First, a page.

Port Sorell's Australian salmon

Craig Rist

Australian salmon seem to have been tailor made for the recreational angler. They're readily caught using a wide variety of fishing styles and techniques. When hooked, they fight hard and will display gill rattling leaps clear of the water adding to the excitement of catching these great fish. When the word gets out of their arrival in a particular area, anglers will travel long distances to pursue these light tackle fish.

Over the last two years, Port Sorel's Rubicon River estuary has experienced a run of juvenile Australian salmon over winter and spring. These fish range from 0.5kg to 2kg. Fish under a kilo are locally known as cocky salmon. While fish of a kilo and greater tend to have a dark blue green back and are commonly referred to as blackback.
This year the news of their arrival at Port Sorell filtered through my work place on the fishing grape vine. Within days of the news I had my 12ft tinny on the water with the company of my father, trolling silver wobblers. There were no signs of birds feeding over schools of salmon as you might expect, but the presence of three other boats trolling the area suggested the salmon, were still in the estuary.  It wasn't long before one of our rods bent over under the weight of a good fish as it proceeded to take line from the reel loaded with 6 lb braid. After a solid fight, a fish of around 1.5 kg was landed. We caught several more trolling before deciding to pull out the fly rod, as I do at every opportunity. We drifted down the same area casting flies and lures. I managed two good fish on fly, blind searching the area, but casting flies and lures from a drifting boat without knowing the location of the school at any one time wasn't proving as effective as trolling lures. The tide turned and started to run out slowing down the bite as the fish moved off the flats we were fishing. We managed a couple more on the way back to the boat ramp before calling it a day.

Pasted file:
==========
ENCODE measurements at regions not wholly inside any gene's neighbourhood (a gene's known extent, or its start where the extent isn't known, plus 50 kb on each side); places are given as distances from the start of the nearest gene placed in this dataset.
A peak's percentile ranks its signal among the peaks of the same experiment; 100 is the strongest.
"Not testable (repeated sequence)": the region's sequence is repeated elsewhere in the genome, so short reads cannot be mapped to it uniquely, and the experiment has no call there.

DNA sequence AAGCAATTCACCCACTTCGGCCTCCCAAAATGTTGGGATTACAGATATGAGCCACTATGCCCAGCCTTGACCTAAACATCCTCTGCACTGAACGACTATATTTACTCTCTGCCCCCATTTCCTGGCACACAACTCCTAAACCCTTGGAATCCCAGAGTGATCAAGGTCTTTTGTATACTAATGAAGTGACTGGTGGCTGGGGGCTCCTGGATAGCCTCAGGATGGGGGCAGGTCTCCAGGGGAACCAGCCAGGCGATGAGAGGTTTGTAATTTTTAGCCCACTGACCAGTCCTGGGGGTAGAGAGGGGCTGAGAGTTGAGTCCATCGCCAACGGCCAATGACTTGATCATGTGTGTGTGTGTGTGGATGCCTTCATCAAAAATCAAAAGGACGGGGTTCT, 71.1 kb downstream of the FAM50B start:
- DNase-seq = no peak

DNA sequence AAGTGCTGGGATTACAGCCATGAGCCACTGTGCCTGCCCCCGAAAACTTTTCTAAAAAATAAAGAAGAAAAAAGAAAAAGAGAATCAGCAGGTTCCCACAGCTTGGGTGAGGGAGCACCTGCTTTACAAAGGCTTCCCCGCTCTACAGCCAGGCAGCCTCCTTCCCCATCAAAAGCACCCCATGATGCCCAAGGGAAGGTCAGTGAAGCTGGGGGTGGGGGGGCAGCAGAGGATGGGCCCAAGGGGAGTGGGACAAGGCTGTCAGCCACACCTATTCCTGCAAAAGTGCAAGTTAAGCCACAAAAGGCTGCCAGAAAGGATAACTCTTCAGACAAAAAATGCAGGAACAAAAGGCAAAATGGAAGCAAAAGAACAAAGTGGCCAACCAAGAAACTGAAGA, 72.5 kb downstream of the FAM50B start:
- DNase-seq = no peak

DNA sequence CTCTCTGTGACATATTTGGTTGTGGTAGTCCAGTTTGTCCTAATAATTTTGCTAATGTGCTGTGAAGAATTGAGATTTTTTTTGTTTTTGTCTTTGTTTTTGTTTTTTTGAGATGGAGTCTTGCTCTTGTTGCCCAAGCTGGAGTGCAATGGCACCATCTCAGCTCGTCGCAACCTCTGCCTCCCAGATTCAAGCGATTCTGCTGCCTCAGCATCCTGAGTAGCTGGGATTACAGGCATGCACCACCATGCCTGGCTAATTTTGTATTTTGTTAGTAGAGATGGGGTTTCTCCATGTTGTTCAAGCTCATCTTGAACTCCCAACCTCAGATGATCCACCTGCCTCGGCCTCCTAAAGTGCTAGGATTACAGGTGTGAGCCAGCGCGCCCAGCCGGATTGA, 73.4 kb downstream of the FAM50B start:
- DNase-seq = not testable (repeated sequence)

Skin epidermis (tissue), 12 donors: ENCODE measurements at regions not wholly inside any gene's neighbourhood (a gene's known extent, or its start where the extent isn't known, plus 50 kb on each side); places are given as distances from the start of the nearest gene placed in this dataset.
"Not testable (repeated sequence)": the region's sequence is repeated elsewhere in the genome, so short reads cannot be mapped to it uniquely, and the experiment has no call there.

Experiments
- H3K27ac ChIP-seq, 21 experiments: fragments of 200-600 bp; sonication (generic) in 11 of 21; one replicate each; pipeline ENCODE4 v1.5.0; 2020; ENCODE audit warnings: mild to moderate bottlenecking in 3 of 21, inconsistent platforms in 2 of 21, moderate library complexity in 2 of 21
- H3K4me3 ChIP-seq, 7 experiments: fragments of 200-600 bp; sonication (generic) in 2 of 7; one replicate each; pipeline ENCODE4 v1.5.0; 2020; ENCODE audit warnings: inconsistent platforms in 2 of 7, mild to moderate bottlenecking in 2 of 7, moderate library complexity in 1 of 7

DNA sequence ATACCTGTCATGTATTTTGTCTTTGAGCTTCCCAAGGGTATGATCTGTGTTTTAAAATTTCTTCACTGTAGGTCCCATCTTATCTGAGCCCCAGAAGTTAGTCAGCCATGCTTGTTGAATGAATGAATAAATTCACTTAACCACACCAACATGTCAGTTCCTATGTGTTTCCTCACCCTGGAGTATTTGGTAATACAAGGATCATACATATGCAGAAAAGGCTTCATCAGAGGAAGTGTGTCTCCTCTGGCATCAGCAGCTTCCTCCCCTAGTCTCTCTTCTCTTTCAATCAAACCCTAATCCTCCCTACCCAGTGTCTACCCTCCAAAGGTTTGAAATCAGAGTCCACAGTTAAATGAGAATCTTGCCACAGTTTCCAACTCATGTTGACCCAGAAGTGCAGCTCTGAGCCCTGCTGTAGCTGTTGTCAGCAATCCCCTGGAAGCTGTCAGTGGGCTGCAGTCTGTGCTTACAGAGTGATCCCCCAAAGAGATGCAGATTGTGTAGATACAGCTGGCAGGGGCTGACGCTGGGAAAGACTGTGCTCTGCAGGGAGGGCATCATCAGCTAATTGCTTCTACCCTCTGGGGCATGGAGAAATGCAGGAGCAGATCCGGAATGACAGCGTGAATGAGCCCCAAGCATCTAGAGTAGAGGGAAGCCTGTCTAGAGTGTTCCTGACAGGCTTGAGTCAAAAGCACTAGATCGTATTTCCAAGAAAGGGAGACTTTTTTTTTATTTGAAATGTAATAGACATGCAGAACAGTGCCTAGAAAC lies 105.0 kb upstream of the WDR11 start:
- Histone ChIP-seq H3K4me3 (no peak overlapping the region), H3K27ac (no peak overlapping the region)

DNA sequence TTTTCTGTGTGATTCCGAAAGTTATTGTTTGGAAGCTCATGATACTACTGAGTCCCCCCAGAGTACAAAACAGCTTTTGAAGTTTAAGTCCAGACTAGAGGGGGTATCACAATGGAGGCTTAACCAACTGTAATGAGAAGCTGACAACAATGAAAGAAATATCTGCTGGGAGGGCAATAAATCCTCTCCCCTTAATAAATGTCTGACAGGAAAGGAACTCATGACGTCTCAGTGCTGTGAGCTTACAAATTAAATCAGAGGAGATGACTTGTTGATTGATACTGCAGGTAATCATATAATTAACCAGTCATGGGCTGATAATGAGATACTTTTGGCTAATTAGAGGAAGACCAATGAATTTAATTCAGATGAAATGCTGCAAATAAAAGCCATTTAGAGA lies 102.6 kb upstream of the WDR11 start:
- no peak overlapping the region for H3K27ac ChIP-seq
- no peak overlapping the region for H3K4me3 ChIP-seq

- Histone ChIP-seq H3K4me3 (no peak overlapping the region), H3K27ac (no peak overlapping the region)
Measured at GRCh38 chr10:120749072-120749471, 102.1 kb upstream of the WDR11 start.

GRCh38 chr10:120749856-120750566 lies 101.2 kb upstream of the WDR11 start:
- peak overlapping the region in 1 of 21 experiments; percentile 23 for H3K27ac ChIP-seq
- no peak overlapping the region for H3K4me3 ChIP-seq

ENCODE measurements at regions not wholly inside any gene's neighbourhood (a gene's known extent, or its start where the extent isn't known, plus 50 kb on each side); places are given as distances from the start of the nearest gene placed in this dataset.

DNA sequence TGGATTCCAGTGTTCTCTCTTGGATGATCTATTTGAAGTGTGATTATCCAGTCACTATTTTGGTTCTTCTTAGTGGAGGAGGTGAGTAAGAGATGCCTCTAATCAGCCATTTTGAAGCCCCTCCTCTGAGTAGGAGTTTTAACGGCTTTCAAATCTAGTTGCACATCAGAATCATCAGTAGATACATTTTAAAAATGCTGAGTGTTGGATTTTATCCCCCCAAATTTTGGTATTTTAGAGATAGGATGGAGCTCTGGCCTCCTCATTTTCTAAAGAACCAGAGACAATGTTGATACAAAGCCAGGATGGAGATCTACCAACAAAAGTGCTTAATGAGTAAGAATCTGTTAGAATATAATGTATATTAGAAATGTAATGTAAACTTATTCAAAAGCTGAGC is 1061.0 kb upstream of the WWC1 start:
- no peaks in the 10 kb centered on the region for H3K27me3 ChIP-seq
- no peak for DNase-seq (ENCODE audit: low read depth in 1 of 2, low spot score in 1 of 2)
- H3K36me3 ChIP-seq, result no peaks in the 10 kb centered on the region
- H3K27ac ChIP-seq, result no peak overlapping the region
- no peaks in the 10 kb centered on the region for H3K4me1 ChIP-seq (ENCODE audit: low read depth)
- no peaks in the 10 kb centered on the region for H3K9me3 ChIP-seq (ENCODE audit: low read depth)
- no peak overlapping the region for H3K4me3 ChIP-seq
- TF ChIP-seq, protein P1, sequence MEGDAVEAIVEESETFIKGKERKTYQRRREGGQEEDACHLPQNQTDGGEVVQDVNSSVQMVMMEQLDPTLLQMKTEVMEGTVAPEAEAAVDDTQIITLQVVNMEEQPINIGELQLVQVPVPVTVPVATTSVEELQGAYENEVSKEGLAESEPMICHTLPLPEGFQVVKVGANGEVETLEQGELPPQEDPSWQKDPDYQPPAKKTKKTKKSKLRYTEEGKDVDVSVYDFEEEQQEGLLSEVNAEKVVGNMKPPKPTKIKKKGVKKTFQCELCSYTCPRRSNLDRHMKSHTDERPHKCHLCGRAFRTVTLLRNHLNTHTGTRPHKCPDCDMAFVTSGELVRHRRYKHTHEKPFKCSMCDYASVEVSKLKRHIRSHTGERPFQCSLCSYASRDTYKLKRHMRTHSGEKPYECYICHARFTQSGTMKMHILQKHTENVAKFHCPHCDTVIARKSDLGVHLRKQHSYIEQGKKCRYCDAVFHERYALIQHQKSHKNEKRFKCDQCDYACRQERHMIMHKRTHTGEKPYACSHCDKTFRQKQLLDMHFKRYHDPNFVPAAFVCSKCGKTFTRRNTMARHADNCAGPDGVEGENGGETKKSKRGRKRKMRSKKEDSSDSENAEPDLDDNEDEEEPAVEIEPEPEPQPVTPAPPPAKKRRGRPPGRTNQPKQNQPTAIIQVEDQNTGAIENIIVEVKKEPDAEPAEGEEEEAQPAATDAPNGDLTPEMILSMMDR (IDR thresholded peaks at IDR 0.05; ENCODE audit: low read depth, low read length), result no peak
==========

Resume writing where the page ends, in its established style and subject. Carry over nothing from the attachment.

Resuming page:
Steve Hambleton is a great fishing mate who is always up for trying new methods and ideas when it comes to salt water fly fishing. In the past we have used berley with great affect to bring a range of fish species to within a comfortable casting distance from the boat.